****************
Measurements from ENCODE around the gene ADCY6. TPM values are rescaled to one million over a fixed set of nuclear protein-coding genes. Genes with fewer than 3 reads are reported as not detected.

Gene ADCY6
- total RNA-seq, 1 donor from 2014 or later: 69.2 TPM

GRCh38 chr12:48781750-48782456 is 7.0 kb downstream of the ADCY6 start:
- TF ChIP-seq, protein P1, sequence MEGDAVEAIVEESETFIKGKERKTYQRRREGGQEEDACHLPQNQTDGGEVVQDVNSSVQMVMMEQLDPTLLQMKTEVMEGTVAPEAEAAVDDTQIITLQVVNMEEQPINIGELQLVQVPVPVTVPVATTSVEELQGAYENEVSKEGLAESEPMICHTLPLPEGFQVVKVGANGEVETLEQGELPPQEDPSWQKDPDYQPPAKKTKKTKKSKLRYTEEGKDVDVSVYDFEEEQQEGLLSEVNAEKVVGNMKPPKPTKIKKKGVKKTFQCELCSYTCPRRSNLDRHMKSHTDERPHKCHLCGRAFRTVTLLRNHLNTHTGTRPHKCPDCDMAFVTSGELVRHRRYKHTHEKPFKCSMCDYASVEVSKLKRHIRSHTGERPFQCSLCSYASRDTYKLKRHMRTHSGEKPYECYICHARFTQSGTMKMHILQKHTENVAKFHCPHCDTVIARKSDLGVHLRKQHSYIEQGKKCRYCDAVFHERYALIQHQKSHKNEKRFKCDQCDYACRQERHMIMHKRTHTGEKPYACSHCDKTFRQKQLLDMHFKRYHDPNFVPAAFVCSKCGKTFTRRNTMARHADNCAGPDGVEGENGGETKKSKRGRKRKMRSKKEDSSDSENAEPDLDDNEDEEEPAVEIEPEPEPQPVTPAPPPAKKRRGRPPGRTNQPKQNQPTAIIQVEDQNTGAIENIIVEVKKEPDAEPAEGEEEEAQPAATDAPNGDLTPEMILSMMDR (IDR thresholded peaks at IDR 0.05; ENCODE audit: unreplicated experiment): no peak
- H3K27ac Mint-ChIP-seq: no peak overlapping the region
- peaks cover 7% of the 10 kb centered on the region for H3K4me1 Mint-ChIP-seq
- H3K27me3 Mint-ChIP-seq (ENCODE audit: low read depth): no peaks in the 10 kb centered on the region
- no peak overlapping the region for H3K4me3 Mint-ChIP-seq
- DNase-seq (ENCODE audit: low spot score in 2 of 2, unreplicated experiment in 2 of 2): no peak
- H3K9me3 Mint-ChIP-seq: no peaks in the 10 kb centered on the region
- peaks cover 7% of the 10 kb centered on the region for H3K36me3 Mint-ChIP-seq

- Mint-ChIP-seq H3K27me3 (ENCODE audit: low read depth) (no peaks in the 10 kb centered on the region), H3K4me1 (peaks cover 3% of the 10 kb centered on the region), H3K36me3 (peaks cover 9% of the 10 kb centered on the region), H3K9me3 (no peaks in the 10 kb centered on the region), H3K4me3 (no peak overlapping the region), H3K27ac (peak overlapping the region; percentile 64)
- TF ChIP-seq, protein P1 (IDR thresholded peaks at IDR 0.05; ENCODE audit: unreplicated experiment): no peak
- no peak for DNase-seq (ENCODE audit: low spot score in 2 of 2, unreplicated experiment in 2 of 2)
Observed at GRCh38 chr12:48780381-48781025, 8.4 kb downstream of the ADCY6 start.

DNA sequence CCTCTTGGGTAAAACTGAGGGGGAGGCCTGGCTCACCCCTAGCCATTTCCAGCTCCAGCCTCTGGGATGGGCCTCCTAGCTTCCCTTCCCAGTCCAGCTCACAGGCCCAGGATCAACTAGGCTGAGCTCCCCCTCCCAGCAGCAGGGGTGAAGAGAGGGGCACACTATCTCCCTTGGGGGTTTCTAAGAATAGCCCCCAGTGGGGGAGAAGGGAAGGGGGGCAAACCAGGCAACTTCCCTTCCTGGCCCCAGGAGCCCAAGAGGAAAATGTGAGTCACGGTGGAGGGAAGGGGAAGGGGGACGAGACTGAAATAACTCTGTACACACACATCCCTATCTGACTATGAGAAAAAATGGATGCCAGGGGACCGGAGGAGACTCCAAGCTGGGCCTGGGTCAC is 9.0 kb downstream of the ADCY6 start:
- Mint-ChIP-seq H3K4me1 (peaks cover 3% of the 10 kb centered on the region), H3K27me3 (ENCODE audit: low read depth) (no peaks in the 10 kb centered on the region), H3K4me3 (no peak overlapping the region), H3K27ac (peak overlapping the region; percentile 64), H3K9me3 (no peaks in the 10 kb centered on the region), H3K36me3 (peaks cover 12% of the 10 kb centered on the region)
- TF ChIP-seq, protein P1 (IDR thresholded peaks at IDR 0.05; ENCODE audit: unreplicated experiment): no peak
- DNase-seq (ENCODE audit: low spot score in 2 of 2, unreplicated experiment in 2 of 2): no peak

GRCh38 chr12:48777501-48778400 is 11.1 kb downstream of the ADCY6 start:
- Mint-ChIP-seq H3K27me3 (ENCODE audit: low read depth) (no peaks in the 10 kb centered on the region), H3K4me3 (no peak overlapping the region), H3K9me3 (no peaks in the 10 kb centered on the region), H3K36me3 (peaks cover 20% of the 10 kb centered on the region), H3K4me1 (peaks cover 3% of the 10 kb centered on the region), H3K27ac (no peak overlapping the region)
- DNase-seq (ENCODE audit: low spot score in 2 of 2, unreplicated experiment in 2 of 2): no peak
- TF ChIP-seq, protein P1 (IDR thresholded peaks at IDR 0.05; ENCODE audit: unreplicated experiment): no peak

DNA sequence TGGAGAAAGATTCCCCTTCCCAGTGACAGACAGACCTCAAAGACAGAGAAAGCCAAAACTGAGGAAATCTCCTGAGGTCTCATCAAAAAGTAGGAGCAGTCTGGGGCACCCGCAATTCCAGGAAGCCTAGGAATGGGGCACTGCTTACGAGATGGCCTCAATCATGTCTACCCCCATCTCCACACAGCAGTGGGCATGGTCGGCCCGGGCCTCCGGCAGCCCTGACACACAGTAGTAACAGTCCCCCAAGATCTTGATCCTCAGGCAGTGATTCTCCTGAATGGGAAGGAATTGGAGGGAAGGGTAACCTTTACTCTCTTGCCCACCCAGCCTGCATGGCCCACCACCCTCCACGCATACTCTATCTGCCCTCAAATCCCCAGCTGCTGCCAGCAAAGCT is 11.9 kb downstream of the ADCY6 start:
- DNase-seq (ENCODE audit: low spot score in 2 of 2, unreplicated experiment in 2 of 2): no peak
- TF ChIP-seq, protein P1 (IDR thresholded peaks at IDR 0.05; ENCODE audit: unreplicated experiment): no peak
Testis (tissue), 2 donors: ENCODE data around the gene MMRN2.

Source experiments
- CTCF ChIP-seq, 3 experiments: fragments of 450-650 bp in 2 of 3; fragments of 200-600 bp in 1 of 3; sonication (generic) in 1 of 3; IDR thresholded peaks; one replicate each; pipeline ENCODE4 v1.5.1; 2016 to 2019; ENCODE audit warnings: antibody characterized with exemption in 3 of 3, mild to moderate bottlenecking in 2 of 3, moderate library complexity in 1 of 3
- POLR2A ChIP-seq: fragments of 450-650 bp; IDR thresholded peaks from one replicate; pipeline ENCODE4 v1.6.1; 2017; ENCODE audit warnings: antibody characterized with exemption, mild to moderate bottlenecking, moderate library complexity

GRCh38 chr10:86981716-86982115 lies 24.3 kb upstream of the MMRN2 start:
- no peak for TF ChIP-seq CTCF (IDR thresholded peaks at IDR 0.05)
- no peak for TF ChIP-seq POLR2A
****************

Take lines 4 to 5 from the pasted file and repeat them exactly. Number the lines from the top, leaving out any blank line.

GRCh38 chr12:48781750-48782456 is 7.0 kb downstream of the ADCY6 start:
- TF ChIP-seq, protein P1, sequence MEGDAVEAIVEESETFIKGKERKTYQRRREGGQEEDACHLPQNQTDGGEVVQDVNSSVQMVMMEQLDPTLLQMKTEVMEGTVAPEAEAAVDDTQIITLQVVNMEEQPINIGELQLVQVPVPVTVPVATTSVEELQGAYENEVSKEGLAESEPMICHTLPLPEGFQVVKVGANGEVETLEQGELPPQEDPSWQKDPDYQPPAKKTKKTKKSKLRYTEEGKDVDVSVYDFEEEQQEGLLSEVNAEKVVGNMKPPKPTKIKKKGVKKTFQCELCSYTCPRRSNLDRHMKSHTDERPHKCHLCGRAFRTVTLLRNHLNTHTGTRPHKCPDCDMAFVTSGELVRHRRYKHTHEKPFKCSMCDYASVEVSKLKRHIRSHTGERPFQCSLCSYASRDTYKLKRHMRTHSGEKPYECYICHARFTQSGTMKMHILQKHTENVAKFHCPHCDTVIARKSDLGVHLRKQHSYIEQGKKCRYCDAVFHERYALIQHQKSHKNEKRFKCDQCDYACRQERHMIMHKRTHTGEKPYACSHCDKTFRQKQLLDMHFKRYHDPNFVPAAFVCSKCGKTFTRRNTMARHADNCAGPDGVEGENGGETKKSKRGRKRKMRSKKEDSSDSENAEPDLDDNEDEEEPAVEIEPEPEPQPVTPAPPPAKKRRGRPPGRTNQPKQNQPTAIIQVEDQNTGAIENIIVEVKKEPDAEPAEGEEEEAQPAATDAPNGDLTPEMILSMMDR (IDR thresholded peaks at IDR 0.05; ENCODE audit: unreplicated experiment): no peak